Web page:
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The common law originally derived its name from the centralization of the English government, including the administration of justice, beginning with the Norman Conquest of England in 1066. A body of law eventually developed, the common law, the law common and applicable to all Englishmen. The classic definition of the common law is the unwritten customary law as found by the courts.(1) A suit at law, a lawsuit, was commenced in the medieval English courts of law. The plaintiff petitioned for a writ based on law and custom, issued by the court directing the defendant to either do justice to the plaintiff or appear in court and answer the accusations presented. In 1216, there were fifty categories of writs. By the early fourteenth century, the number had grown to 890. The writ system gave rise to forms of action, procedural devices used to give expression to the recognized theories of liability.

The writ system was exceedingly formalistic and technical. The failure to select the proper form of action or writ would result in the dismissal of the suit. The plaintiff also had to elect the remedy being sought in advance and could not subsequently amend the pleadings to conform to the evidence presented. The forms of actions were divided into three categories as determined by the relief sought: real actions brought for the recovery of real property (real estate); mixed actions brought to recover real property and damages for injury to it; and personal actions brought to recover debts or personal property, or for injuries to personal property or contractual rights… Juries were used by the court of law to decide issues of fact, allowing the defendant to be tried by a court of her peers.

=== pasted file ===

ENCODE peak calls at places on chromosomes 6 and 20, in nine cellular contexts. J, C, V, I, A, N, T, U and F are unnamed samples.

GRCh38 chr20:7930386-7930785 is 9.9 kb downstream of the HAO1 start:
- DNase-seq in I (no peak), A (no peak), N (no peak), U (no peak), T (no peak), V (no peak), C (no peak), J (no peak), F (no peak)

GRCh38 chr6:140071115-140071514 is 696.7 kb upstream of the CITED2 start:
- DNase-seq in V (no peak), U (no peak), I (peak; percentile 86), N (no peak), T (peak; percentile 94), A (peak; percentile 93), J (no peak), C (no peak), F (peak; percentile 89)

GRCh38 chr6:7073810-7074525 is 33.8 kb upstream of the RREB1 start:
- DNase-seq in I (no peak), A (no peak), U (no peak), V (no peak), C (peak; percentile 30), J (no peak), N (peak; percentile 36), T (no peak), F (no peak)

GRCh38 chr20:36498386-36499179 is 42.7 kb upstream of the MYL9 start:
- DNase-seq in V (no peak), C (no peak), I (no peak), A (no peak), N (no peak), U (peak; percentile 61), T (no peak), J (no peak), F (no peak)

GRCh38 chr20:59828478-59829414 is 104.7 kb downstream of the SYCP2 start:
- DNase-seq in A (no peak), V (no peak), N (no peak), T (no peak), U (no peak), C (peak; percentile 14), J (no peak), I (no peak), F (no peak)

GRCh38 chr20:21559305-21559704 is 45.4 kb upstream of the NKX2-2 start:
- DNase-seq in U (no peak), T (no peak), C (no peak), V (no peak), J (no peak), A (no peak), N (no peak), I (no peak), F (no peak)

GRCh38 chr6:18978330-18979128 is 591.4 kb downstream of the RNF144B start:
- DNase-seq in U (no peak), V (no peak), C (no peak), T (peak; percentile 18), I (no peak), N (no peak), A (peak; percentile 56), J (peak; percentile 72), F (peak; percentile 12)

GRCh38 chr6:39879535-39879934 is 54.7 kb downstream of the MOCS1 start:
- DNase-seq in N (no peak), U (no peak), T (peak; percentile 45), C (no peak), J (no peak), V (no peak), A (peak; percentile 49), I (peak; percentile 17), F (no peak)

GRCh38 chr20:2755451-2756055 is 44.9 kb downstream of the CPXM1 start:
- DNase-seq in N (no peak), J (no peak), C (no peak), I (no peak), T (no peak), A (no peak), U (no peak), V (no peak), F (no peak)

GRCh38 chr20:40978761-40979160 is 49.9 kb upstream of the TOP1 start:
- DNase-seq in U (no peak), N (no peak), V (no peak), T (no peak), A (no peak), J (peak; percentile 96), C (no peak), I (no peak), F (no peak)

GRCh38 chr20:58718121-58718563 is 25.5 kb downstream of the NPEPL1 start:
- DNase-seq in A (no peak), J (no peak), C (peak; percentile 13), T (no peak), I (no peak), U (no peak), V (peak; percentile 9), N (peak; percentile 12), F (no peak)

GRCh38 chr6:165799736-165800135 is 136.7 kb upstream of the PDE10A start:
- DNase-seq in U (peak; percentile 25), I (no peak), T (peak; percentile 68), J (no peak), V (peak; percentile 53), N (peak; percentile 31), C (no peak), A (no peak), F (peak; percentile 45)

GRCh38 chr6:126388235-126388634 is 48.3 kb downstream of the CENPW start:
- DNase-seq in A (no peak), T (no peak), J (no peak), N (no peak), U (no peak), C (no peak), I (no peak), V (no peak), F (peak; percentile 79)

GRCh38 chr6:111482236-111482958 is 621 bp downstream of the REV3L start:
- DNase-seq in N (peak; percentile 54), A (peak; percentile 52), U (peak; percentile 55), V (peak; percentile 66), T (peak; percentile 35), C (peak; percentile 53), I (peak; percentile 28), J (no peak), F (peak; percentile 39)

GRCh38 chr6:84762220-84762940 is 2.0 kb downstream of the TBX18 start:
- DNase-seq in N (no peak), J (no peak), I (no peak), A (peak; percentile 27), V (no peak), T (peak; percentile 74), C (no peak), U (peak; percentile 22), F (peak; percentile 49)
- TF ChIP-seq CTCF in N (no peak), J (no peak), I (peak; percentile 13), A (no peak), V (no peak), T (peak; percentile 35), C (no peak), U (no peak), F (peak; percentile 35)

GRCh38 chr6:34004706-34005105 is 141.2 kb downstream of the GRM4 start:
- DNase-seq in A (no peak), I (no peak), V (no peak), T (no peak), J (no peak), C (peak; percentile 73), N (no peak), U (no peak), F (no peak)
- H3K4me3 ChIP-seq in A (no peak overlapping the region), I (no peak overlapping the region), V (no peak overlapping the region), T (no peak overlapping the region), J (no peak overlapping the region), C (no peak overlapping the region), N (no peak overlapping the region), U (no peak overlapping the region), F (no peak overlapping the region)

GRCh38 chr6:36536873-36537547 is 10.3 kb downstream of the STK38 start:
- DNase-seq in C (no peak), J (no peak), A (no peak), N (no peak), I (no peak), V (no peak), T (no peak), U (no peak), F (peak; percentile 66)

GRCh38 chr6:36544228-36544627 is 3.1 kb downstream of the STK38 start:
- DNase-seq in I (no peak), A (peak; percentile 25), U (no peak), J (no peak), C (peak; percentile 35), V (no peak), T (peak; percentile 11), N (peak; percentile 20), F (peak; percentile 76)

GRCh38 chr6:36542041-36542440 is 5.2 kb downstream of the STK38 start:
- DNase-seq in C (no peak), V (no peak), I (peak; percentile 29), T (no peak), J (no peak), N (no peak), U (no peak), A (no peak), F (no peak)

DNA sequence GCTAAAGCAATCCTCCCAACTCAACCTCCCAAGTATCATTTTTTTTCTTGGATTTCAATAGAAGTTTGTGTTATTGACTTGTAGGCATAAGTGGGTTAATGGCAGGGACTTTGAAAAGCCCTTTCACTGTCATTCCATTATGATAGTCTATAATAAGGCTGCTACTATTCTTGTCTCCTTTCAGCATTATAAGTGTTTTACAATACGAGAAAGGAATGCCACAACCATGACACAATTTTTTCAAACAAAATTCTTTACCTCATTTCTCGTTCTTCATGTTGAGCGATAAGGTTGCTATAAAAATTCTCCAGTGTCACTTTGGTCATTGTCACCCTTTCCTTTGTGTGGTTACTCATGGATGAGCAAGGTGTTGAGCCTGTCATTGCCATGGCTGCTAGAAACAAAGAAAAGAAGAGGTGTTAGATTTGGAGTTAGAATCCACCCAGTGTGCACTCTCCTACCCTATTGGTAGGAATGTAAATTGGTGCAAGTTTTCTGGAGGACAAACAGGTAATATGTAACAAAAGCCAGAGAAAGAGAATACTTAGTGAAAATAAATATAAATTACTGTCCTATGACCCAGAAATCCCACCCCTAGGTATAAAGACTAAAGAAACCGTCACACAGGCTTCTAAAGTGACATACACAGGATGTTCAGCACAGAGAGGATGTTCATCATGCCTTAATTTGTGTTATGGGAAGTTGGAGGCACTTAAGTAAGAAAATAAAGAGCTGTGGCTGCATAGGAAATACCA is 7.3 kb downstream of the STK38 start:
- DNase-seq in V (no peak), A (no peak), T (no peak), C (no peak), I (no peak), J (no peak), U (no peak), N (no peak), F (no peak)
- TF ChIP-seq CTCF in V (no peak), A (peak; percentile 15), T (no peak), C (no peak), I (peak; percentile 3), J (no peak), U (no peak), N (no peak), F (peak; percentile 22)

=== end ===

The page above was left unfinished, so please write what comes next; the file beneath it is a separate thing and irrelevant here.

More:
Except for Louisiana, whose legal system is based primarily on the Napoleonic Code Civil, individual American states have adopted to varying degrees some form of common law principles at different times. Prior to the revolution, every colony had a complete, and sometimes rather elaborate, statutory code. English common law was adopted by some states as a system subsidiary to the legislation. The older southern American colonies were those most heavily influenced. After the Revolution, the English common law enjoyed a Renaissance, adopted frequently by new and older states. During this phase, its influence was stronger than earlier in the colonies…

The grip of the common law system weakened again in many American jurisdictions during the mid-1800’s with a general movement toward codification, as can be seen with the Field Codes in New York. That trend has continued up to the present…

Excerpted with permission of the author from: American Business Law A Civil Law Perspective, Laura Carlson, J.D.(USA), LL.M.(Sweden)

(1) For an interesting discussion as to whether a “common law system” ever actually existed in medieval England, see J.W. TUBBS, THE COMMON LAW MIND, MEDIEVAL AND EARLY MODERN CONCEPTIONS (John Hopkins University Press 2000), who argues that the English legal system from the 12th century forward has always been based on statutes, case law and custom, originating in part from the Canon and Roman laws.